Chomsky also (at least implicitly) refers to the common good in two different ways: in some places as simply anarchism; in other places as anarcho-syndicalism (surely when he focuses on the Rocker passage).

So this creates some confusion, but I think it can be easily remedied by being clear about the meanings in which these terms are being used. If we untangle this, I think it is possible to say that: Chomsky embraces as the common good a form of anarcho-syndicalism (that has always been part of the broad category that people refer to confusingly as anarchism) that includes both the dismantling of unjustified forms of power and the reconstruction of a cooperative society from below. The goal is to “reconstruct from below, while also changing industry ‘from a feudalistic to a democratic social order’ based on workers’ control, respecting the dignity of the producer as a genuine person, not a tool in the hands of others, in accordance with a libertarian tradition that has deep roots.”[10]

The Project of Utopia 13/13

The project of Utopia 13/13 is to explore this reconstructive project–the second element–specifically to study such reconstructive projects that have been put in place and exist. We set out to identify and discuss what we have been calling “concrete utopias”: “not just ‘real utopias’ in the sense of articulated, formulated, well-thought-through blueprints of a utopian condition, but ‘concrete utopias’ in the sense of really-existing, functioning, already-working practices, institutions, models and exemplars of a just society.” The idea underlying Utopia 13/13 is that the best way to ignite social transformation is to highlight the fact that it is possible and that it is happening all around us. So we have explored, with guests, Cooperation Jackson in Jackson Mississippi, the Longo Maï and TERA eco-cooperatives in Southern France, the US Federation of Worker Cooperatives, the Freelancers Union, and Starbucks unionization right here in NYC, as well as the Columbia Student Worker’s Union right here at Columbia – representatives of which have all joined us at Utopia 13/13 – with the goal of showing that concrete change is possible, is here, and can help guide us toward more social change.

I now believe, with these clarifications, that Noam Chomsky should be fully on board with our project—though I do not want to speak for him—and that what we are calling “concrete utopias” actually corresponds to the projects associated with the second, reconstructive element of Chomsky’s view of the common good or of what he calls “anarcho-syndicalism.” As Chomsky emphasizes:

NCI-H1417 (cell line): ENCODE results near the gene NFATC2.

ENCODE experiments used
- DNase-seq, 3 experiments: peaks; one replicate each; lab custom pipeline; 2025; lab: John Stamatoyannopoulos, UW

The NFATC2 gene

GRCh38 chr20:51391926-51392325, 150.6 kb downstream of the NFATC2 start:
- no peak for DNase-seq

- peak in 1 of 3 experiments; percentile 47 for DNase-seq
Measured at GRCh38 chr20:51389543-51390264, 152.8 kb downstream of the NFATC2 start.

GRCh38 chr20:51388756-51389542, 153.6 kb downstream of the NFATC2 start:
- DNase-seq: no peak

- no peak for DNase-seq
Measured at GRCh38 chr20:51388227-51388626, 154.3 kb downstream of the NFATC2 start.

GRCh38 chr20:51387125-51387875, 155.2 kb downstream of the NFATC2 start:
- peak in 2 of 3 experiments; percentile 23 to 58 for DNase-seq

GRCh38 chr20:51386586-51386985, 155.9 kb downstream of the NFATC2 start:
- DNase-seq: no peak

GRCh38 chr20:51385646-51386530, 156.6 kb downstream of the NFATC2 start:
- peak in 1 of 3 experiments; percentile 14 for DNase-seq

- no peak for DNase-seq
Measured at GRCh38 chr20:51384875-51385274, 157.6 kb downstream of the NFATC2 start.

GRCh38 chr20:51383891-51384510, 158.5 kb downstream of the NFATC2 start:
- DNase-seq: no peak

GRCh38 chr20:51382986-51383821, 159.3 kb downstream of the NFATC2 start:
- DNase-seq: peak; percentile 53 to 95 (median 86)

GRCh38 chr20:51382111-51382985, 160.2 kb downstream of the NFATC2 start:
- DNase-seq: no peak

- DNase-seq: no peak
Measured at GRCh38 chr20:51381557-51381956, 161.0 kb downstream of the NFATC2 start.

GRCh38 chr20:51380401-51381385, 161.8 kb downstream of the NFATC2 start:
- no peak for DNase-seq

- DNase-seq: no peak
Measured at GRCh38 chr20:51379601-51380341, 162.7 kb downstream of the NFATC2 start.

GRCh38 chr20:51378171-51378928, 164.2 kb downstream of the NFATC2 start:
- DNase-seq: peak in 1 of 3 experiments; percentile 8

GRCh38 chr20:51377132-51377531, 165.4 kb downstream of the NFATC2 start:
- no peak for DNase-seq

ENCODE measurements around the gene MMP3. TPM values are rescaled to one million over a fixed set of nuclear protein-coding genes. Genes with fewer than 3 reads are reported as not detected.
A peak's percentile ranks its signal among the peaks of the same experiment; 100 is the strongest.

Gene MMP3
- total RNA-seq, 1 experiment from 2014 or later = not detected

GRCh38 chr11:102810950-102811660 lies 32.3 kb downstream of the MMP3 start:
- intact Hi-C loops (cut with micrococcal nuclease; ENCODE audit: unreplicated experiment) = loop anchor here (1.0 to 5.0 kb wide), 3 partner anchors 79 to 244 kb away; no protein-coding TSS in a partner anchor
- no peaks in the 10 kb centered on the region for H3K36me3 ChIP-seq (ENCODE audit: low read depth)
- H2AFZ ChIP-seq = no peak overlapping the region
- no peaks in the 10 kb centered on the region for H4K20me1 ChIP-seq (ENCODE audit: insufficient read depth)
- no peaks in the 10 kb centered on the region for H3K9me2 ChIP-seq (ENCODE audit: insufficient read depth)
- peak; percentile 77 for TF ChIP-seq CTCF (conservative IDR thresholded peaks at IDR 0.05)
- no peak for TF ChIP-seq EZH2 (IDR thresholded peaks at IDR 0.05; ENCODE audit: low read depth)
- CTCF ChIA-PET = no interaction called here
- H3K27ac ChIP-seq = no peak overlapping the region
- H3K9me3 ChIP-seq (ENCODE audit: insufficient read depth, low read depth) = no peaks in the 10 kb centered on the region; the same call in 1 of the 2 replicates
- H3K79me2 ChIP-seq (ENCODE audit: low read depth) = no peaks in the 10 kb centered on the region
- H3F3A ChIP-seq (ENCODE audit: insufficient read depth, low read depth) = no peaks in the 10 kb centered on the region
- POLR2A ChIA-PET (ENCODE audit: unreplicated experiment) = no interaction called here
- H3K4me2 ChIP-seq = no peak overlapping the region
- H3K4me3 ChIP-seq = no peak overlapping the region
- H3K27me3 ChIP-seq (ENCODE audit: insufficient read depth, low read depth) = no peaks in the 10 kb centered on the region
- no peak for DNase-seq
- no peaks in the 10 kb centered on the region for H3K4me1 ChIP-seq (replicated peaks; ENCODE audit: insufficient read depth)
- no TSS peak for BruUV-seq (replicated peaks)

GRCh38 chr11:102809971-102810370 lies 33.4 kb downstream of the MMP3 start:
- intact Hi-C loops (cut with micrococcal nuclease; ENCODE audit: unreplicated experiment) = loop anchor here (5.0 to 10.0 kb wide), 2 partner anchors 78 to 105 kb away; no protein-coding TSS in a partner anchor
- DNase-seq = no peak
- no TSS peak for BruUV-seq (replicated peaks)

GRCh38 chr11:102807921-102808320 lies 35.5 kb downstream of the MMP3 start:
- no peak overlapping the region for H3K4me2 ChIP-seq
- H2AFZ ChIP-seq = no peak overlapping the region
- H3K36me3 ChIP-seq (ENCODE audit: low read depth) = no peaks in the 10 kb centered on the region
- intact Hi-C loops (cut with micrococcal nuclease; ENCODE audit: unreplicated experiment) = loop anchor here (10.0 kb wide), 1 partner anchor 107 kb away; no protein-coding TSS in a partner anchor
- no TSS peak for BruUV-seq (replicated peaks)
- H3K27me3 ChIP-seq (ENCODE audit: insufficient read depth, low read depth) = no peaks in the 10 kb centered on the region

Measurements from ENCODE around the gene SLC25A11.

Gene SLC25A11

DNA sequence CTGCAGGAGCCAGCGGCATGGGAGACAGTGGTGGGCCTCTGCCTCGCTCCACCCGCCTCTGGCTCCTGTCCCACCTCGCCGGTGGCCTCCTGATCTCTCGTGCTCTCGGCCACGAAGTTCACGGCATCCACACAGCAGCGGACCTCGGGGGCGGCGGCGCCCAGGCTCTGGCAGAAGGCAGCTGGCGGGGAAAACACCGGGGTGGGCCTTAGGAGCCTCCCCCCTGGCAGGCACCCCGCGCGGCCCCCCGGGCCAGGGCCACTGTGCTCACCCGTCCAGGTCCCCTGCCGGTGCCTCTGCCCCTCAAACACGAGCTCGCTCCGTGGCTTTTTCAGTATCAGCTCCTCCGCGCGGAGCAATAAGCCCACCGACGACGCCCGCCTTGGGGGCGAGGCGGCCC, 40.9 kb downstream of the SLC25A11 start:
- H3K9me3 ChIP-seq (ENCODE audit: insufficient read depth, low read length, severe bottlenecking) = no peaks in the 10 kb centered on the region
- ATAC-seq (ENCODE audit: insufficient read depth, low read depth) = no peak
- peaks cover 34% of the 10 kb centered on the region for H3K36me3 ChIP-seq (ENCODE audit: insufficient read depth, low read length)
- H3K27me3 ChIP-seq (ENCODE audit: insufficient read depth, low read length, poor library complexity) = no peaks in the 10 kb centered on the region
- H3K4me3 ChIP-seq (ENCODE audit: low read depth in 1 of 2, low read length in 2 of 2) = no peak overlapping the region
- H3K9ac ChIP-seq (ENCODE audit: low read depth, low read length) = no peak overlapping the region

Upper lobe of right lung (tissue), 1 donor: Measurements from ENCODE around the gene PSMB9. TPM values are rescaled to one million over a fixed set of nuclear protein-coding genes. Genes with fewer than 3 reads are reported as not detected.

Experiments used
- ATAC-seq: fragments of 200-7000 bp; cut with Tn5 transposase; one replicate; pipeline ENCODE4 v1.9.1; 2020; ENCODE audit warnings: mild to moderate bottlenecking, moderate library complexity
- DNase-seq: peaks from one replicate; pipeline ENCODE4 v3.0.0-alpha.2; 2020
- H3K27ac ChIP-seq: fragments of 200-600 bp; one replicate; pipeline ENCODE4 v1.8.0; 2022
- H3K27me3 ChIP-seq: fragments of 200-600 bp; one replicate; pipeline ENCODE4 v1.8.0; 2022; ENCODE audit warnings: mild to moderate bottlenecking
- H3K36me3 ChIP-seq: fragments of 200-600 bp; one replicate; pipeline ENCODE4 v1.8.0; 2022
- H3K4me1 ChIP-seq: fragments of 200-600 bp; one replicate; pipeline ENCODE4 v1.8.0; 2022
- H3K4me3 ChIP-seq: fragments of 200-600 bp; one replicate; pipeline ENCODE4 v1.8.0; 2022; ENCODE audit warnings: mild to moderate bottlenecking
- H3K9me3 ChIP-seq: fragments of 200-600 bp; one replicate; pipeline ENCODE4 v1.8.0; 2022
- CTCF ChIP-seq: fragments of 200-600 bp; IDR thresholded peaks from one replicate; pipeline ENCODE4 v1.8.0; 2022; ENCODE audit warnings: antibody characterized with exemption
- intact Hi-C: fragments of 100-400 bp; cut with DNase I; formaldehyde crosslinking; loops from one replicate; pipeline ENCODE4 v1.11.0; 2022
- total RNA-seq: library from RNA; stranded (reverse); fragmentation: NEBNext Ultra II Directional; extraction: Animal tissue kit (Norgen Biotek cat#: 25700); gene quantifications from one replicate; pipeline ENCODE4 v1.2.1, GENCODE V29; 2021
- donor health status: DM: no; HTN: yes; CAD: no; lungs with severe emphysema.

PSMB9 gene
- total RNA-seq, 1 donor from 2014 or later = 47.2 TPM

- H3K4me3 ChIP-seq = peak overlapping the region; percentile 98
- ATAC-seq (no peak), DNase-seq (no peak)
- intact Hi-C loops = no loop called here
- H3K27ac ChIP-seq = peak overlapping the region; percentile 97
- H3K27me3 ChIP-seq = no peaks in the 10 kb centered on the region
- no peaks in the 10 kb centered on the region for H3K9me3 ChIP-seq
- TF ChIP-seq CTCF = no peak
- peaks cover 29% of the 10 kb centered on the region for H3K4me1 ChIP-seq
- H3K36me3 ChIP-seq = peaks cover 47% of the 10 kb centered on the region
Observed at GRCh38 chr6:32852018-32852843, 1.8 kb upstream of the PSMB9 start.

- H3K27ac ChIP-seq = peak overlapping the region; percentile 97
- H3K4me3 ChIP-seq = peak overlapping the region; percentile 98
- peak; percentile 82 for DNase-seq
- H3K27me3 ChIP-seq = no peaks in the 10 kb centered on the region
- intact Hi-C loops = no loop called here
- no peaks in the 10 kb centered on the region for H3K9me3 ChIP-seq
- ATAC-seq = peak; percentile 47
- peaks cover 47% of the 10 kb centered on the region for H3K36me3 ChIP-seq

anarcho-syndicalism […] crucially includes the practical achievements of revolutionary Spain in 1936, reaching further to worker-owned enterprises spreading today in the U.S. rust belt, in northern Mexico, in Egypt, and many other countries, most extensively in the Basque country in Spain, also encompassing the many cooperative movements around the world and a good part of feminist and civil and human rights initiatives.[11]

Those are precisely the kinds of practical achievements that we have been calling “concrete utopias.” They represent and reflect the society of cooperation that many—myself included, especially in my forthcoming book Cooperation: A Political, Economic, and Social Theory—passionately embrace.

I look forward to exploring whether this seems correct to Noam Chomsky!

Welcome to Utopia 6/13!


[1] Noam Chomsky, “What Kinds of Creatures Are We?”, Journal of Philosophy CX, no. 2 (2013), p. 56.

[2] Chomsky, “What Kinds of Creatures Are We?”, p. 49.

[3] One can also include in this category: “G. D. H. Cole’s guild socialism and left anti-Bolshevik Marxism, and such current developments as the participatory economics and politics of Michael Albert, Robin Hahnel, Steven Shalom, and others, along with important work in theory and practice by the late Seymour Melman and his associates, and Gar Alperovitz’s valuable recent contributions on the growth of worker-owned enterprise and cooperatives in the U.S. rust belt and elsewhere.” Chomsky, “What Kinds of Creatures Are We?”, p. 50.

[4] Chomsky, “What Kinds of Creatures Are We?”, p. 43.

[5] See Chomsky, “What Kinds of Creatures Are We?”, p. 43-44 (“This broad tendency in human development seeks to identify structures of hierarchy, authority, and domination that constrain human development, and then to subject them to a very reasonable challenge: Justify yourself. Demonstrate that you are legitimate, either in some special circumstances at a particular stage of society, or in principle. And if they cannot meet that challenge, they should be dismantled.”)

[6] See Chomsky, “What Kinds of Creatures Are We?”, p. 44 (“And not just dismantled, but also reconstructed, and for anarchists, “refashioned from below”).

[7] See Chomsky, “What Kinds of Creatures Are We?”, p. 44 and 48.

[8] See Chomsky, “What Kinds of Creatures Are We?”, p. 43.

[9] See Chomsky, “What Kinds of Creatures Are We?”, p. 43.

[10] Chomsky, “What Kinds of Creatures Are We?”, p. 56.

[11] See Chomsky, “What Kinds of Creatures Are We?”, p. 43.